Expect continued political instability until it is determined whether Lasso will be able to move forward with the dissolution of Congress and eventual snap elections
While the Armed Forces and police have signaled support for Ecuador’s President Guillermo Lasso, risks of social unrest are high, particularly from the National Indigenous Confederation (CONAIE), which had previously stated it would lead protests if Congress was dissolved. Firms should expect unrest, with the likelihood of roadblocks and disruptions to airport and port activity increasingly high. Mass protests would hit economic activity, worsening the country’s existing economic slowdown. Furthermore, elections in the next six months are unlikely to lead to a continuation of the Lasso presidency; rather, Ecuador could either experience a return to correismo or, more likely, allow the non-correista left-wing, likely led by indigenous leaders, to gain further political momentum. Therefore, it is likely that in the medium to long term, Ecuador’s operating environment will deteriorate further.
- On May 17, President Lasso dissolved Ecuador’s National Assembly in an unprecedented move in the country’s history, triggering the “muerte cruzada” clause in the Constitution, meaning he will govern by decree until the country holds snap legislative and presidential elections.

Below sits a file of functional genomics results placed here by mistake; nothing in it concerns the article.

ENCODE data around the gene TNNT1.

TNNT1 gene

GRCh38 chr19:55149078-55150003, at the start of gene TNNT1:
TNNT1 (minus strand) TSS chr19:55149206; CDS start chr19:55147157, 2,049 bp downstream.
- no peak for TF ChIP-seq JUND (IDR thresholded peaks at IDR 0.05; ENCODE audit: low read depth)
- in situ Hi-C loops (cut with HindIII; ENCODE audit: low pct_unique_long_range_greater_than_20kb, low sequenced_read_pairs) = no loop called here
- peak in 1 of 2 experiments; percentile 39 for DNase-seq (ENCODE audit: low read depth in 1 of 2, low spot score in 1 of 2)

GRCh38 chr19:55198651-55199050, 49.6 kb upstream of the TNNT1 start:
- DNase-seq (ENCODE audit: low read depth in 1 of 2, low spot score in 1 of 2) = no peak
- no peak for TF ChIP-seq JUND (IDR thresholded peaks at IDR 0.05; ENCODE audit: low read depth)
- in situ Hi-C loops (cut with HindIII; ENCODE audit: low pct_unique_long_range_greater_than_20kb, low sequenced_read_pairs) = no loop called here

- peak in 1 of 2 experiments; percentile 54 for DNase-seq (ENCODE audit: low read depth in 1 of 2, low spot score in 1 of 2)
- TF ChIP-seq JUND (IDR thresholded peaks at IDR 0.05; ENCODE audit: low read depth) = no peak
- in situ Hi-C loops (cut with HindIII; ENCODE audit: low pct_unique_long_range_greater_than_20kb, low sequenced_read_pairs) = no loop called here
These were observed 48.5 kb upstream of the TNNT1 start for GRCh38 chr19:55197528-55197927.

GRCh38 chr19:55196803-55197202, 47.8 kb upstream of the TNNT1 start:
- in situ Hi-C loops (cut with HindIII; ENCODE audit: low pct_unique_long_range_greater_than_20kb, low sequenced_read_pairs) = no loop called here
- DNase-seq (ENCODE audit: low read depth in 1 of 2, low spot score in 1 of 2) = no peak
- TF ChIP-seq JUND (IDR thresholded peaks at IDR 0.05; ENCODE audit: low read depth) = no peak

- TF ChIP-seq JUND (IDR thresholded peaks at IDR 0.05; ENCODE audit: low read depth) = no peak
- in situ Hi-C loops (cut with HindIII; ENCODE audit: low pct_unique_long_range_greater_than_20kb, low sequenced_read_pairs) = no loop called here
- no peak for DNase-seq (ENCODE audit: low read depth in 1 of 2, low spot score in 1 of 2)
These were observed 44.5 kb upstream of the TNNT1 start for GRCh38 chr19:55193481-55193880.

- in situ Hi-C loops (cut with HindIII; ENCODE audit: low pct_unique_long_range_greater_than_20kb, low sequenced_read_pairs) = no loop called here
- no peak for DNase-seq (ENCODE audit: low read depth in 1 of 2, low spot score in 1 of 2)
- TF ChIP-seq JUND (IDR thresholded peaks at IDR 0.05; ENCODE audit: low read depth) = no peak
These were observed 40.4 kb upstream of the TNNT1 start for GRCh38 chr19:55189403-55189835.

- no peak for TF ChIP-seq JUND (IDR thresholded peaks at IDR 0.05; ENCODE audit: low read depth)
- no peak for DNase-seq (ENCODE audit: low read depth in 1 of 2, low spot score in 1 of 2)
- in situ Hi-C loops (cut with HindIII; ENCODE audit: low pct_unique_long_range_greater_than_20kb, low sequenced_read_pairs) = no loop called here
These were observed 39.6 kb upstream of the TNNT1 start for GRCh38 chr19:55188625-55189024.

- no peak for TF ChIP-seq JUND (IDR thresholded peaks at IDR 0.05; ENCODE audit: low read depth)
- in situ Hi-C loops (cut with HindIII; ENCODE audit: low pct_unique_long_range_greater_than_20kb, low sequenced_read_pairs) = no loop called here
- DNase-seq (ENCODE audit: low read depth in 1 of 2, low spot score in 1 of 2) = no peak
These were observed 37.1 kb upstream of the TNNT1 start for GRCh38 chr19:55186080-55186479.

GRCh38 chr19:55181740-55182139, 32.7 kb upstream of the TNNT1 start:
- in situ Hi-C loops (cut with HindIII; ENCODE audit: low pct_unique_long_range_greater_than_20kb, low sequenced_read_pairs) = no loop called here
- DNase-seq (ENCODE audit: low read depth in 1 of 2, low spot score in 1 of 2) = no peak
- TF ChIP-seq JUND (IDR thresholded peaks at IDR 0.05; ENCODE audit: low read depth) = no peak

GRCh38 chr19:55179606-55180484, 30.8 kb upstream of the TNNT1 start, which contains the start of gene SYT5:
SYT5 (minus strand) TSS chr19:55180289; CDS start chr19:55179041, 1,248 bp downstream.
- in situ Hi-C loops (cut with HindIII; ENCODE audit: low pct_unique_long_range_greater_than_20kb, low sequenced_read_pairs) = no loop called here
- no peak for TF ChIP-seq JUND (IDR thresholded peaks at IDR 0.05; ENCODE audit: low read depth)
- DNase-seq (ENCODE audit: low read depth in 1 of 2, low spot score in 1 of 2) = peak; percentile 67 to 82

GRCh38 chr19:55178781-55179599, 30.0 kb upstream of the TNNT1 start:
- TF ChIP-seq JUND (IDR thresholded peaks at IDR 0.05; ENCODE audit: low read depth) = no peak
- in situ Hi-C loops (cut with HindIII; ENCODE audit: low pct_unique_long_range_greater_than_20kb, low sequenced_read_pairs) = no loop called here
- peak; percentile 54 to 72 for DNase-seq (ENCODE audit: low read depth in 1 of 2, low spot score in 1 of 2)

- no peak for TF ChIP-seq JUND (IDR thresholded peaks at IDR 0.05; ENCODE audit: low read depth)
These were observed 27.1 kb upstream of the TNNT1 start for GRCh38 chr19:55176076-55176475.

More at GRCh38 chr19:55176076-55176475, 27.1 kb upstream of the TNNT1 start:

- If the measure is ruled constitutional by the Constitutional Court, the elections are expected to be held within the next six months. Officials elected through the snap elections would hold their posts until 2025.
- Lasso faced his second impeachment trial yesterday following accusations of corruption and embezzlement surrounding a contract with an oil exporting firm. With opposition lawmaker Virgilio Saquicela recently retaking his role as president of the National Assembly, the likelihood of impeachment was high, particularly since Lasso’s coalition only holds 25 seats in the assembly, compared to the opposition’s 96 seats. While the opposition was unable to gather the necessary 92 votes to impeach Lasso in previous attempts, ousting Lasso was possible under the current congressional composition.
- Furthermore, Lasso is an extremely unpopular president; the country’s cost-of-living crisis has pushed the president’s approval rating to under 15%.
Firms should expect continued political instability in Ecuador until it is determined whether Lasso will be able to move forward with the dissolution of Congress and eventual snap elections. The constitutional court is reviewing whether Lasso’s justification for dissolving the National Assembly—that the country is facing “grave internal commotion”—holds up to legal scrutiny. If the court rules against it, Ecuador could face a constitutional crisis. If Lasso is able to move forward with ruling by decree, it is likely he will seek to implement the pro-business reforms that he had been unable to push during his term. For instance, he has already announced a decree that reduces taxes for Ecuadorian families and stated that other measures would follow. While these reforms are likely to be favorable for Ecuador’s operating environment, they may lack legitimacy and could worsen tensions between Lasso’s government and the opposition, which will seek to block these moves through the courts and by pushing for mass protests.
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